Todd M. ROBERTS, Plaintiff-Appellee-Cross-Appellant, v. Mahmood KARIMI and Johanna Karimi, Defendants-Appellants-Cross-Appellees.
Defendants Mahmood Karimi and Johanna Karimi appeal from a judgment entered by the United States District Court for the Eastern District of New York (Spatt, J.), awarding plaintiff Todd Roberts $100,000 on his claim that the Karimis breached a contract to sell him their house. Roberts cross-appeals the district court's denial of his post-trial motion for specific performance.
The district judge concluded that the writings in evidence were sufficient to withstand the statute of frauds, and the jury found that there had been a meeting of the minds. But the jury was not asked to decide whether Roberts had been ready, willing and able to perform, an element of his contract claim that was sharply contested because Roberts had objected to an “as is” term of sale on which the Karimis insisted. When an issue is omitted from a special verdict form, Rule 49(a) of the Federal Rules of Civil Procedure provides that the court “may make a finding” as to the issue. Since the district court's opinion denying specific performance included the finding that Roberts was unwilling to take the house “as is,” and since that supportable finding is incompatible with the judgment on the special verdict, we reverse the judgment against the Karimis on that claim.
A. The Parties' Negotiations
In spring 1997, Roberts contacted Deborah Foglia, a real estate agent employed by the Karimis, to arrange for a tour of the Karimis' vacation house in East Quogue, New York. Roberts negotiated to buy the property through Foglia as intermediary. Roberts never spoke to the Karimis.
On or about May 27, 1997, Foglia recorded the terms of a putative agreement in a “Memorandum of Sale,” which reflected inter alia that the house was sold for $610,000, subject to a cryptic contingency: “home inspection-termite.” The Karimis did not sign this (or any other) contract, but two days later Mahmood Karimi described the sale as follows in a note to his lawyer:
Attention Mr. Munzel!
The house is sold as is and as is rented.
In the ensuing weeks, the parties began to dispute the terms of the deal, chiefly the import of the phrase “as is.” On June 17, the Karimis' lawyer sent to his counterpart a standard-form real estate contract together with a draft rider specifying that the purchaser “agrees to take the premises as is,” and excising certain sellers' representations in the standard-form contract, i.e., representations that all mechanical and electrical systems including heating, plumbing, and air conditioning would be in working order on the date of the closing.
Roberts rejected the “as is” condition, insisted on the sellers' representations, and proposed that the form contract be modified so that the sellers' representations would survive the closing and remain enforceable for six months thereafter. Roberts eventually dropped his demand that the representations survive the closing, but he consistently refused to take the house “as is.” On July 15, 1997, Roberts sent the Karimis a form of contract, executed by himself, that contained a sellers' warranty that all systems were in working order. A check for the deposit accompanied the contract. The Karimis refused to sign, and Roberts sued for breach of the putative May 27 agreement.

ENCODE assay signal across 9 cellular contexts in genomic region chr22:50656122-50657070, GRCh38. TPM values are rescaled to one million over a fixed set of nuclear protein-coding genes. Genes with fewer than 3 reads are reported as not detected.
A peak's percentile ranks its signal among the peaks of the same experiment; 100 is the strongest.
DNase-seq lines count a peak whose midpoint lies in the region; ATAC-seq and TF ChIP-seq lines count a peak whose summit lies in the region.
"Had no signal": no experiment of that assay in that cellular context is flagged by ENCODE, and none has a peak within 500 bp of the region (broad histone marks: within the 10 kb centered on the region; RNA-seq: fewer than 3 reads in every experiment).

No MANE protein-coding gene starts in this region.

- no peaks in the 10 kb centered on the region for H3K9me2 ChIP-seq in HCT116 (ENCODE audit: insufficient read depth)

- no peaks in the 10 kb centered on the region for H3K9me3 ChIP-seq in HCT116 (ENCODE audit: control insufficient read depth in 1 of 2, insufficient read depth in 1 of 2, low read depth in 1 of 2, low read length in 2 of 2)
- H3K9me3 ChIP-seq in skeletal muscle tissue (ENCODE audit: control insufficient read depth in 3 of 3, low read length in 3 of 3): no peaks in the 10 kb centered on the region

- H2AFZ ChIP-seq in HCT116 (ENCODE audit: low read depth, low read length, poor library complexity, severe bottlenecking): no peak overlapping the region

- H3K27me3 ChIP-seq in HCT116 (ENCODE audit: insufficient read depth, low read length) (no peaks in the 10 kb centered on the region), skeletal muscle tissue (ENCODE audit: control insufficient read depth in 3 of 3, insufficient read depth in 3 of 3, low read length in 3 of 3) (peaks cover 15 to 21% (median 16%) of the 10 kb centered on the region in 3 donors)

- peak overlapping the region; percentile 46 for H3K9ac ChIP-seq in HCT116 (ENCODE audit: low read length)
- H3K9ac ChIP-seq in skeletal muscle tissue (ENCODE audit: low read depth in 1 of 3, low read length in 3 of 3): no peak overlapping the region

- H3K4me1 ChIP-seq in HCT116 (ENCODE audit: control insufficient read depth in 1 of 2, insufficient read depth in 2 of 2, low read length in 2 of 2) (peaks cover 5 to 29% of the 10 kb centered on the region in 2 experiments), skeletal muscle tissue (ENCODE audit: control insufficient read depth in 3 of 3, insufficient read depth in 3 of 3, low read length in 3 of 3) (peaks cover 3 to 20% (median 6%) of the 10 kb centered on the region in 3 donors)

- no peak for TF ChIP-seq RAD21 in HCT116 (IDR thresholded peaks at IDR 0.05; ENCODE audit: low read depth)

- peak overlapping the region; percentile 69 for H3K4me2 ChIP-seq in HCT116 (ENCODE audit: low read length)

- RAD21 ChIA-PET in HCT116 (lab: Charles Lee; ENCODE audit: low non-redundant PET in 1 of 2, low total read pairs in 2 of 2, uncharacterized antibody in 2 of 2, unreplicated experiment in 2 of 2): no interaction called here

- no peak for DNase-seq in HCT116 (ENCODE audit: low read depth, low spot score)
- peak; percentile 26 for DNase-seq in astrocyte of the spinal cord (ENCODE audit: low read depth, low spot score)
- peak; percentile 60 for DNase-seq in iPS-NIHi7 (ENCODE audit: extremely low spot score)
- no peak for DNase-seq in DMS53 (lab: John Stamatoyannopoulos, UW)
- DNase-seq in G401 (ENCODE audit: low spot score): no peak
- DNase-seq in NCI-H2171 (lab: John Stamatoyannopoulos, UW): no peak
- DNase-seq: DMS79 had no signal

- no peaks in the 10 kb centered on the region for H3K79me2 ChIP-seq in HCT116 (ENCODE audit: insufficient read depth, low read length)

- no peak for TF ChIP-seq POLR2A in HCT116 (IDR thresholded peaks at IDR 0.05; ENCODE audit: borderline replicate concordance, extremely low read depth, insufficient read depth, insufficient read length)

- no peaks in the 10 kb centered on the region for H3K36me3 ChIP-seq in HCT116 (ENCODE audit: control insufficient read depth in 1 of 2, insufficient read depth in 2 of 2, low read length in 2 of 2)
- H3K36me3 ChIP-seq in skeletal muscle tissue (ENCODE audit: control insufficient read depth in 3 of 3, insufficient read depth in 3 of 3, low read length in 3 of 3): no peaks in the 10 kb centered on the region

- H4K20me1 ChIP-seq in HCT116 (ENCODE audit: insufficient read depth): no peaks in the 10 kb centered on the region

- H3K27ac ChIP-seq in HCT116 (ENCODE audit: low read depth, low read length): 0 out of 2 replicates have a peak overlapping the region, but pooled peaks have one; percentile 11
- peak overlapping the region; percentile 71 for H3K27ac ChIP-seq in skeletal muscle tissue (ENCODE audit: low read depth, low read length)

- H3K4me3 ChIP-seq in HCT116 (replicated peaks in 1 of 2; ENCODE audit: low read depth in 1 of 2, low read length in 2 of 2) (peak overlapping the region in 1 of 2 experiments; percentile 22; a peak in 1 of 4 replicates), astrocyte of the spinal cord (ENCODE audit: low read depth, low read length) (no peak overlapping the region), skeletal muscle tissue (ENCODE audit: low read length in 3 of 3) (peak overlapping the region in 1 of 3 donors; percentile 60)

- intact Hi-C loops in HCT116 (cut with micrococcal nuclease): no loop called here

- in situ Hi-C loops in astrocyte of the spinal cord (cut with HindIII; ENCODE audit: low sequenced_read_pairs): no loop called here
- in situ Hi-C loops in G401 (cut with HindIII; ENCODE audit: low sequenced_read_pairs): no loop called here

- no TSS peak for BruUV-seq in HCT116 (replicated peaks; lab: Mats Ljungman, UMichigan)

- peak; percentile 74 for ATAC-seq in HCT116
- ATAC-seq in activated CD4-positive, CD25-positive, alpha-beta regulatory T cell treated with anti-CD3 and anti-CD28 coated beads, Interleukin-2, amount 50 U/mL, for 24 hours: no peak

B. Proceedings in the District Court
1. The Karimis' Motion for Summary Judgment on the Statute of Frauds
The Karimis moved for summary judgment on the ground that any agreement between the parties was unenforceable by virtue of the New York statute of frauds. See N.Y. Gen. Oblig. Law § 5-703; Messner Vetere Berger McNamee Schmetterer Euro RSCG Inc. v. Aegis Group PLC, 93 N.Y.2d 229, 689 N.Y.S.2d 674, 677, 711 N.E.2d 953 (1999) (“[A]n oral agreement to convey an estate or interest in real property, other than a lease for a term not exceeding one year, is nugatory and unenforceable.” (internal quotations omitted)). Roberts conceded that the Karimis never signed their names to a contract, and that the May 27 “Memorandum of Sale”-signed by Foglia as the Karimis' “selling agent”-did not independently satisfy the statute of frauds because Foglia was not authorized in writing to sign on the Karimis' behalf. See N.Y. Gen. Oblig. Law § 5-703(2) (requiring that a writing be “subscribed by the party to be charged, or by his lawful agent thereunto authorized by writing” (emphasis added)).
The district court concluded, however, that the requirement of a sufficient writing was satisfied by the cumulative weight of three documents. See Roberts v. Karimi, 79 F.Supp.2d 174, 178 (E.D.N.Y.1999). One was the May 27 Memorandum of Sale; the second was Mahmood Karimi's note to his lawyer. The third was an affidavit executed by Mahmood Karimi on September 9, 1998, which was submitted in a (separate) suit between the Karimis and Foglia's brokerage firm, and which references the May 27, 1997 Memorandum of Sale and the “as is” condition:
8. A memorandum of sale was drafted by [Foglia] which stated the purchase price, a contingency regarding termites, as well as when the commission became due and owing. The property was offered for $610,000 which was less than half of the original sale price with an “as is” condition.
9. Initially, I was agreeable to the terms outlined in the memorandum of sale. However, the attorney for the buyer contacted my attorney and attempted to negotiate certain costly repairs ignoring the above referenced “as is” provision.
Joint Appendix at 159 (emphasis added); see Roberts, 79 F.Supp.2d at 178. Having relied on the Karimi affidavit to satisfy the statute of frauds, however, Roberts must accept what the affidavit says about the disputed feature of the transaction: that the putative May 27 agreement included an “as is” term of sale. See R.G. Group, Inc. v. Horn & Hardart Co., 751 F.2d 69, 78 (2d Cir.1984) (holding that a writing cannot satisfy the statute of frauds if it “contradict[s] the alleged oral agreement”).
2. The Verdict and Motions for Post-Trial Relief
The special verdict form given to the jury asked whether “there was a meeting of the minds, namely an agreement on all of the material terms of the contract,” on May 27, 1997. But as to another essential element of Roberts' claim-whether Roberts “performed what he was obligated to do under the terms of the contract [and] was ready, willing and able to do all that the contract required”-the jury was not asked and did not say. The jury was directed to proceed directly to the issue of damages if it found that there had been a “meeting of the minds.”